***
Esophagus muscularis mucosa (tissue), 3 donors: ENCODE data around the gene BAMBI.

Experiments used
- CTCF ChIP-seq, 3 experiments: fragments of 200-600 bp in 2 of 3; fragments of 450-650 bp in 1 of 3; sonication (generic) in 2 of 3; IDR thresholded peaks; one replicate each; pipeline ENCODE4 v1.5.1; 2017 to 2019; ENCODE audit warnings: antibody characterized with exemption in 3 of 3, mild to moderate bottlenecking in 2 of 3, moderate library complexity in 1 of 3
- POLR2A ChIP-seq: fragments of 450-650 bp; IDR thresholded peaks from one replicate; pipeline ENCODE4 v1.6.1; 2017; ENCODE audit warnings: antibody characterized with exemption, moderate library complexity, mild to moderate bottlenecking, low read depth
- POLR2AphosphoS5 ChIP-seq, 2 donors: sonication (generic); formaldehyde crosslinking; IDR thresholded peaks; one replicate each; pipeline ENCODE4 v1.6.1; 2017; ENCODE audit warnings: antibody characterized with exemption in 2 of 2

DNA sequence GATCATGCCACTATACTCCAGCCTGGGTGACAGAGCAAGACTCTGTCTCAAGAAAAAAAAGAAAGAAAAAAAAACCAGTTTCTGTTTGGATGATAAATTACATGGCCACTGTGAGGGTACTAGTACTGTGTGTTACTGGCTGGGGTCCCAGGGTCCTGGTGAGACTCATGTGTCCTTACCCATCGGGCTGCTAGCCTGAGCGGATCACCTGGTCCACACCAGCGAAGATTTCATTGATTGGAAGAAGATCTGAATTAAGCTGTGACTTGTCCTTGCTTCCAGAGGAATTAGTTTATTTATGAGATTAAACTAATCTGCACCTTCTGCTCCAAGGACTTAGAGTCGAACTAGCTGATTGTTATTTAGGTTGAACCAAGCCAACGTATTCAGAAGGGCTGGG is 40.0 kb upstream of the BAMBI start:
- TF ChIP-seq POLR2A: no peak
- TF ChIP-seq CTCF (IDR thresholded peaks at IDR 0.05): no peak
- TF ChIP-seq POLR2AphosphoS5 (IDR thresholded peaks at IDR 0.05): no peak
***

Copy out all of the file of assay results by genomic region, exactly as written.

Esophagus muscularis mucosa (tissue), 3 donors: ENCODE data around the gene BAMBI.

Experiments used
- CTCF ChIP-seq, 3 experiments: fragments of 200-600 bp in 2 of 3; fragments of 450-650 bp in 1 of 3; sonication (generic) in 2 of 3; IDR thresholded peaks; one replicate each; pipeline ENCODE4 v1.5.1; 2017 to 2019; ENCODE audit warnings: antibody characterized with exemption in 3 of 3, mild to moderate bottlenecking in 2 of 3, moderate library complexity in 1 of 3
- POLR2A ChIP-seq: fragments of 450-650 bp; IDR thresholded peaks from one replicate; pipeline ENCODE4 v1.6.1; 2017; ENCODE audit warnings: antibody characterized with exemption, moderate library complexity, mild to moderate bottlenecking, low read depth
- POLR2AphosphoS5 ChIP-seq, 2 donors: sonication (generic); formaldehyde crosslinking; IDR thresholded peaks; one replicate each; pipeline ENCODE4 v1.6.1; 2017; ENCODE audit warnings: antibody characterized with exemption in 2 of 2

DNA sequence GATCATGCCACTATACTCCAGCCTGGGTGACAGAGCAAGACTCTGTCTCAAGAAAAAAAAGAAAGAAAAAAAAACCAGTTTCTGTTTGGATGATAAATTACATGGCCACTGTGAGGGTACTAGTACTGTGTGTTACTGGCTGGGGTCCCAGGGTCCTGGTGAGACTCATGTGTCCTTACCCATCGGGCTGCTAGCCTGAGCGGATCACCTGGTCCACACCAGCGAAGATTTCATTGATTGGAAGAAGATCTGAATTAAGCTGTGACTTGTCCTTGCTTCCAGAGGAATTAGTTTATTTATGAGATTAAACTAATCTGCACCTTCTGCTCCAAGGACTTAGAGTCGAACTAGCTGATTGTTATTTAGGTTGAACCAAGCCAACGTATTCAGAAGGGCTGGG is 40.0 kb upstream of the BAMBI start:
- TF ChIP-seq POLR2A: no peak
- TF ChIP-seq CTCF (IDR thresholded peaks at IDR 0.05): no peak
- TF ChIP-seq POLR2AphosphoS5 (IDR thresholded peaks at IDR 0.05): no peak